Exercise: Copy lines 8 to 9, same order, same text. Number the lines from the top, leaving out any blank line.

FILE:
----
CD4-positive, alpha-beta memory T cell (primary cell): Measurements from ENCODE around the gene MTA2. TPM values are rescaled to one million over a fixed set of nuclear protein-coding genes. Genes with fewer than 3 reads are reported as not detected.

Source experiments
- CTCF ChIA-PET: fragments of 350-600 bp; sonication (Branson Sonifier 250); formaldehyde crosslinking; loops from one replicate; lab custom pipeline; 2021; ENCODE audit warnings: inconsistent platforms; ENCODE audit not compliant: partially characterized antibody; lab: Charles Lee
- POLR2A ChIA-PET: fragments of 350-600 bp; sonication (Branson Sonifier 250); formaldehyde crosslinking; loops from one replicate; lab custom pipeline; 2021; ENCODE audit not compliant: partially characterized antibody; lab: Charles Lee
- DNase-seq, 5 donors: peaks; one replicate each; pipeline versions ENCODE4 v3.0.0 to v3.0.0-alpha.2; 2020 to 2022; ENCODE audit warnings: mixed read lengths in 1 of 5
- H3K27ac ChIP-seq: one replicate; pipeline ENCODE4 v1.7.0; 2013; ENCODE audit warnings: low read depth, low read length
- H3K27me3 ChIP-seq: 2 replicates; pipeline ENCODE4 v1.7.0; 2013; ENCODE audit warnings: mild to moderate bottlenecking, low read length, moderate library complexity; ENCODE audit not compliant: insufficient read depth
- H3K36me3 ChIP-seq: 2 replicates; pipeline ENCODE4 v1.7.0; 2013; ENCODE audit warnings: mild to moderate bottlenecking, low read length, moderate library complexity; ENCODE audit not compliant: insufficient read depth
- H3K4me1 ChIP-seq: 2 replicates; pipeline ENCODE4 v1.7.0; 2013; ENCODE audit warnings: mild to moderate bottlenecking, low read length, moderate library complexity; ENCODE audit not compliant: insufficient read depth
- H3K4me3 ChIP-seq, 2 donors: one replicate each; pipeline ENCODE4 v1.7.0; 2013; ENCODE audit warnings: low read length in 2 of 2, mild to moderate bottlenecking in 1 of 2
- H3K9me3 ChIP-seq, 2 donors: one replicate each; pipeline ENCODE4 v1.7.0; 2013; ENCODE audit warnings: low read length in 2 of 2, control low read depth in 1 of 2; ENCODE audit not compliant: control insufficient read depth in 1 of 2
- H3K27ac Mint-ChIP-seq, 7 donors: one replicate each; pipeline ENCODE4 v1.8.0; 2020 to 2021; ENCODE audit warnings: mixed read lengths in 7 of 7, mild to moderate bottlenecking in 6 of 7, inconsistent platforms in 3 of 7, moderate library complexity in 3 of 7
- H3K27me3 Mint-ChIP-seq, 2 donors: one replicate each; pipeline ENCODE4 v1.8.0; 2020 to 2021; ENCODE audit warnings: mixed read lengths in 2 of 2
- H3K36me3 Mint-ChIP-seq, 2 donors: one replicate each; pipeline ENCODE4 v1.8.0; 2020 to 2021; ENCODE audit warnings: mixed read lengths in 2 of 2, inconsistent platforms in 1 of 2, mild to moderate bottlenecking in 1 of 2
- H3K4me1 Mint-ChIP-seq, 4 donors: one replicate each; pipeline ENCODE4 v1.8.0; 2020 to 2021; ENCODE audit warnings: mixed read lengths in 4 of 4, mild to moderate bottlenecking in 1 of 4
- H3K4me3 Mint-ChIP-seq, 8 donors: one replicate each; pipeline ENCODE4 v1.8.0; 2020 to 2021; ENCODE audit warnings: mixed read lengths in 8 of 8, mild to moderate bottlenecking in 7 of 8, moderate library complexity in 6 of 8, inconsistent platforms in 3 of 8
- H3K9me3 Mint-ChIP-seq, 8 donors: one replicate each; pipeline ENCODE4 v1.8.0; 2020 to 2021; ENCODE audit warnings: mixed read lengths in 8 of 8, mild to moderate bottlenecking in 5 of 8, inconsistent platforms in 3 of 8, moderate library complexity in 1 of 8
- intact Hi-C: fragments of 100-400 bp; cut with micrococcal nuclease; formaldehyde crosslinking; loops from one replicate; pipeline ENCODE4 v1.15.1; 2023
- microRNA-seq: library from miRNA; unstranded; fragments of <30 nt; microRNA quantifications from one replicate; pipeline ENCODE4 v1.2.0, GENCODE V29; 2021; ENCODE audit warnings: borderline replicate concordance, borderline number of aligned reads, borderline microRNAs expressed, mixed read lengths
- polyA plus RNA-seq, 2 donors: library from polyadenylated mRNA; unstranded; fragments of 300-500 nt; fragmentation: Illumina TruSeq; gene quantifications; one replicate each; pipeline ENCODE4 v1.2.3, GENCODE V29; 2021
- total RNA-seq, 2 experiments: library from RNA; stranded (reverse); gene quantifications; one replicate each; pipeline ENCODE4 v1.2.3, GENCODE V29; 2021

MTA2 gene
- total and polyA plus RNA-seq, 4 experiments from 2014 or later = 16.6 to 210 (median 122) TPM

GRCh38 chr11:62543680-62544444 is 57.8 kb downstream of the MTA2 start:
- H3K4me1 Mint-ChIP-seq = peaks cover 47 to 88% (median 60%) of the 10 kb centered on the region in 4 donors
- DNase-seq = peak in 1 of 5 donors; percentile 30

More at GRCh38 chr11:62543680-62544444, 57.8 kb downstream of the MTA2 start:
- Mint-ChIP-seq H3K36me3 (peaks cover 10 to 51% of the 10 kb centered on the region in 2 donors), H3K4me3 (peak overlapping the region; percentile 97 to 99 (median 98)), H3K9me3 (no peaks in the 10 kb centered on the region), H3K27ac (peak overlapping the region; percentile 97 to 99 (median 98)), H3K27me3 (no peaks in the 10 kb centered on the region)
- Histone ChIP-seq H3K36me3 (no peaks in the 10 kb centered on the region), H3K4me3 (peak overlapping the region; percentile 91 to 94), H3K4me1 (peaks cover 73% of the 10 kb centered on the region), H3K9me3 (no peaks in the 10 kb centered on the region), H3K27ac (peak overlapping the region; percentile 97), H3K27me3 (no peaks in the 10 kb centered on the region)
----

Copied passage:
- H3K36me3 ChIP-seq: 2 replicates; pipeline ENCODE4 v1.7.0; 2013; ENCODE audit warnings: mild to moderate bottlenecking, low read length, moderate library complexity; ENCODE audit not compliant: insufficient read depth
- H3K4me1 ChIP-seq: 2 replicates; pipeline ENCODE4 v1.7.0; 2013; ENCODE audit warnings: mild to moderate bottlenecking, low read length, moderate library complexity; ENCODE audit not compliant: insufficient read depth